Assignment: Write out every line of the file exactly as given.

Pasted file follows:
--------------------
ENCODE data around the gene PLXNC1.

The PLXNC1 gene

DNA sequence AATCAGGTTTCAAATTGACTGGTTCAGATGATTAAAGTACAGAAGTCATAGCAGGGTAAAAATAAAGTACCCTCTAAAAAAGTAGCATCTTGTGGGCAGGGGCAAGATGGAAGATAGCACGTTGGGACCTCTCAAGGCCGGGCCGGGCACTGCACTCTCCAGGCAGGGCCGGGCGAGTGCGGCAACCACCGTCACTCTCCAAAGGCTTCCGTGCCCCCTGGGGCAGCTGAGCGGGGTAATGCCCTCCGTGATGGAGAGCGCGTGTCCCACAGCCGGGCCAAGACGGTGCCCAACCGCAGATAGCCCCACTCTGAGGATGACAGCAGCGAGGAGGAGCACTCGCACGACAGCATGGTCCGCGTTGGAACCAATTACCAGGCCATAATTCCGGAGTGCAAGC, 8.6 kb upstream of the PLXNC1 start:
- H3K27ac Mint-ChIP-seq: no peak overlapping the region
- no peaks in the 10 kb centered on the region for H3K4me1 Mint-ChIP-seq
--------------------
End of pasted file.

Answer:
ENCODE data around the gene PLXNC1.

The PLXNC1 gene

DNA sequence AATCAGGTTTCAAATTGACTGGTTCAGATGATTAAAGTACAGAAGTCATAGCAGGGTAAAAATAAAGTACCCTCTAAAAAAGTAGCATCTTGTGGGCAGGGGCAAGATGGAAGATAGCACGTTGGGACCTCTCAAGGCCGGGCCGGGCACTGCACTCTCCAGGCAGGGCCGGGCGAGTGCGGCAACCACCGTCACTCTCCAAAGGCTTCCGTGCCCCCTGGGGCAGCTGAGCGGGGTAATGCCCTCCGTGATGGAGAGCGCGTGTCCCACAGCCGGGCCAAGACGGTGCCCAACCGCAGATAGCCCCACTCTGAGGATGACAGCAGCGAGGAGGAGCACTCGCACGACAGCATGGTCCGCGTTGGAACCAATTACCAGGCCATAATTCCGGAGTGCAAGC, 8.6 kb upstream of the PLXNC1 start:
- H3K27ac Mint-ChIP-seq: no peak overlapping the region
- no peaks in the 10 kb centered on the region for H3K4me1 Mint-ChIP-seq